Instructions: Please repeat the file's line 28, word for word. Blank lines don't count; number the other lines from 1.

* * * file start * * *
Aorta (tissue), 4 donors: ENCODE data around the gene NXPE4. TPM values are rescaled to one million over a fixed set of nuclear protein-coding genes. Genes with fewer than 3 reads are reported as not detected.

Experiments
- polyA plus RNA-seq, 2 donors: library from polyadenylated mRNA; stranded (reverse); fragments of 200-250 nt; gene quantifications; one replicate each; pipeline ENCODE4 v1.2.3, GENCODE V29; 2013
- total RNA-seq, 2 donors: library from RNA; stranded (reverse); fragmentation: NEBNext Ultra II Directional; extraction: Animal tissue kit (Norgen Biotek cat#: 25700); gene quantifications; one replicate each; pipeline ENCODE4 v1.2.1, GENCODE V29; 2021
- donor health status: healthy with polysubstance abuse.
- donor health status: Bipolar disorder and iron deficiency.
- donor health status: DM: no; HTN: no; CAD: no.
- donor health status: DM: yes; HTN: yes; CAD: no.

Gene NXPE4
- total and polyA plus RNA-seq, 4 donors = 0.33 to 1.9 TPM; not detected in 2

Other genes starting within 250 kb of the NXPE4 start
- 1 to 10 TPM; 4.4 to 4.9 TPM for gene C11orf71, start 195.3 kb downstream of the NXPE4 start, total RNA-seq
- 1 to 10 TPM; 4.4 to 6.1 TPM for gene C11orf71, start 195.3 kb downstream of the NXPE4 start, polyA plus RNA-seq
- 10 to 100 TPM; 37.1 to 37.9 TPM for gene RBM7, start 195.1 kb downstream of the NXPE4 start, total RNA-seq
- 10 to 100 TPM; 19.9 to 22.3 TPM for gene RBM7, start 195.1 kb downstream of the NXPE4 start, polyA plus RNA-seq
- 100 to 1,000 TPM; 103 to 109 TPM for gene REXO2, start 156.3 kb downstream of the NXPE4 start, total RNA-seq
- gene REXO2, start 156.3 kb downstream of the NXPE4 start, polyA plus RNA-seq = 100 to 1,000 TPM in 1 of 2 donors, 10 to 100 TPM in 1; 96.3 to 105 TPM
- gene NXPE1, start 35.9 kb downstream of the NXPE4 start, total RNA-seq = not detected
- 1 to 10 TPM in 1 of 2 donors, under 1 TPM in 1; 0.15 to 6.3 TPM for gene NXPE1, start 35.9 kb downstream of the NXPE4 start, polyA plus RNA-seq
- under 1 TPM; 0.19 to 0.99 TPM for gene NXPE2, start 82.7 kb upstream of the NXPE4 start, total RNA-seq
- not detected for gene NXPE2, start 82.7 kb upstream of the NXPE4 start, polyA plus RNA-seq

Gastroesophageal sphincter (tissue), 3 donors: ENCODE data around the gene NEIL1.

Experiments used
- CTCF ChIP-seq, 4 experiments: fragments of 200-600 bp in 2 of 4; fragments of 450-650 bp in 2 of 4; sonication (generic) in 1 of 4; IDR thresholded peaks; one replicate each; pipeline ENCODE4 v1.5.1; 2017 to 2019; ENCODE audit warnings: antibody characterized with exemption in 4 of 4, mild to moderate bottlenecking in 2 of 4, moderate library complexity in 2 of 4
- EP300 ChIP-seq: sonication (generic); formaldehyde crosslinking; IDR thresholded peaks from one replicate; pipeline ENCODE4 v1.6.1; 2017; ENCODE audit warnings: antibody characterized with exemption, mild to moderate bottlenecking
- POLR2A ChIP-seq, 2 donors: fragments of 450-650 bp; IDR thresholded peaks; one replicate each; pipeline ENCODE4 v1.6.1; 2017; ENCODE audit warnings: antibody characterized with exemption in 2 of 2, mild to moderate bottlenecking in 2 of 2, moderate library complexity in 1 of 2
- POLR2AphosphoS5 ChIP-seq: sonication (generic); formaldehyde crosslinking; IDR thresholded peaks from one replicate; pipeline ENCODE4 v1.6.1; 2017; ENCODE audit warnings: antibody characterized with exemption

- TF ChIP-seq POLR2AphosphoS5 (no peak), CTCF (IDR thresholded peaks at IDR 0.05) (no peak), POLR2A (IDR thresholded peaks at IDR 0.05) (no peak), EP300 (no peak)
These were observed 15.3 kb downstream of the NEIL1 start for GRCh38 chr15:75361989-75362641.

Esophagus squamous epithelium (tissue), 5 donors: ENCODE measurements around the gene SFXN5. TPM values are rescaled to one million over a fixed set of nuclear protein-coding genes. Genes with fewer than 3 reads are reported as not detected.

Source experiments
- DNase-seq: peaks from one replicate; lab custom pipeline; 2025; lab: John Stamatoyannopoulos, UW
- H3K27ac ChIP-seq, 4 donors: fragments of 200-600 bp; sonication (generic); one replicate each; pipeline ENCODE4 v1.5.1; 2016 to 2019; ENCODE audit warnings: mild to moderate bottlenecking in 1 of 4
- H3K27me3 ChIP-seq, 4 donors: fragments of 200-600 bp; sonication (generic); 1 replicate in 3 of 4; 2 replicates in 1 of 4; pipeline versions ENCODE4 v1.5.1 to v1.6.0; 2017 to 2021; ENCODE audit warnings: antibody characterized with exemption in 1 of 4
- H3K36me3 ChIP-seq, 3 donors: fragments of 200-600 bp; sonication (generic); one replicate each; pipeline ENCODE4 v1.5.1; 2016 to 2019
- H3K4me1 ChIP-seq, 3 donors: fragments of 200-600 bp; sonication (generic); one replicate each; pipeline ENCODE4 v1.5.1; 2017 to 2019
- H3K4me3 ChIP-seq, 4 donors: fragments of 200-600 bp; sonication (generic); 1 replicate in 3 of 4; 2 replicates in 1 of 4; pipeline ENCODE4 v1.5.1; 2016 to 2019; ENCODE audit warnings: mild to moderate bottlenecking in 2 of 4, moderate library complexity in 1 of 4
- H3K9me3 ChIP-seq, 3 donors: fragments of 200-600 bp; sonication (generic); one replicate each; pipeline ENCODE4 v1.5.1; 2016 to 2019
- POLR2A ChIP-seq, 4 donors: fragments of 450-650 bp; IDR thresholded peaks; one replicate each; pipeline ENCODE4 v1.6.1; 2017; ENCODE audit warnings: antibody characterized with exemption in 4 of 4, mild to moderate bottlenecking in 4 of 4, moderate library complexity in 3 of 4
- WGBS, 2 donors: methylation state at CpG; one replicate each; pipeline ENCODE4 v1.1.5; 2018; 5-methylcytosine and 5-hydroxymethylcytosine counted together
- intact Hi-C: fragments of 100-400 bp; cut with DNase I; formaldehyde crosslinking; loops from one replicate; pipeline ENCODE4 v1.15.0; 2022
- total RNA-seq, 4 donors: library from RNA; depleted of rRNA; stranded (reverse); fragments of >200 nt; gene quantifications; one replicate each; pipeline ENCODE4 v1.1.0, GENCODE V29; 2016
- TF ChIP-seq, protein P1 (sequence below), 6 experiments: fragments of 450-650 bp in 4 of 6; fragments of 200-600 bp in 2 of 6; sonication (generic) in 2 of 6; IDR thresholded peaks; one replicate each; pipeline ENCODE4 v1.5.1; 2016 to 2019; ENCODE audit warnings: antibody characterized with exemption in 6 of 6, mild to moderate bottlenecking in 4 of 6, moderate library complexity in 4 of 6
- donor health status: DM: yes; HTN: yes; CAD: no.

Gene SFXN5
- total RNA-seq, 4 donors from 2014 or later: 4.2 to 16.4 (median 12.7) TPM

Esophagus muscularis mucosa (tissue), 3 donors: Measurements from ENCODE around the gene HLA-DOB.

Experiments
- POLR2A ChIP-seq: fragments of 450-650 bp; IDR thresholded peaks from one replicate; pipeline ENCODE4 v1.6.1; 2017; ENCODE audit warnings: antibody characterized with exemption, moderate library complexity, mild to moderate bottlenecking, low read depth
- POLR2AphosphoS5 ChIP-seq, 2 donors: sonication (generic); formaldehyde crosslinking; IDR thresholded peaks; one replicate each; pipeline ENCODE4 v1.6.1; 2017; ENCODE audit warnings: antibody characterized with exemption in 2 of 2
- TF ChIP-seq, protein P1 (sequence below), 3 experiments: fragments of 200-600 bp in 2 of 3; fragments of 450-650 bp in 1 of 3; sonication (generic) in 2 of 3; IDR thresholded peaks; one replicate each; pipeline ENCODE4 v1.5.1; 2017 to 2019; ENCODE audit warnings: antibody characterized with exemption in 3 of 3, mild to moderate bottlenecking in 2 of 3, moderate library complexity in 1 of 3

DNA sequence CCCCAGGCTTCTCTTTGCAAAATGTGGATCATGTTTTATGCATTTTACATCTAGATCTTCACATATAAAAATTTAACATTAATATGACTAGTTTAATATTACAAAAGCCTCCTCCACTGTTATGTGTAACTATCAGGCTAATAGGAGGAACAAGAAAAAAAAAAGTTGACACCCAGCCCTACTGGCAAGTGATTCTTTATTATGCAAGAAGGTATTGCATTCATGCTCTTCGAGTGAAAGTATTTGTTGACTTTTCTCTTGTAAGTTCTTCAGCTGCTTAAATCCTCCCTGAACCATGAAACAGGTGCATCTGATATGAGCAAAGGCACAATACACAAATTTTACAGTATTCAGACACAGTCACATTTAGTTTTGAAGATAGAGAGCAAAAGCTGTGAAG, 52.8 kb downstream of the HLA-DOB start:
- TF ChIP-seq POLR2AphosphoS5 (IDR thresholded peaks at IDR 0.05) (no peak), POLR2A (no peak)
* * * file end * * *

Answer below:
- TF ChIP-seq POLR2AphosphoS5 (no peak), CTCF (IDR thresholded peaks at IDR 0.05) (no peak), POLR2A (IDR thresholded peaks at IDR 0.05) (no peak), EP300 (no peak)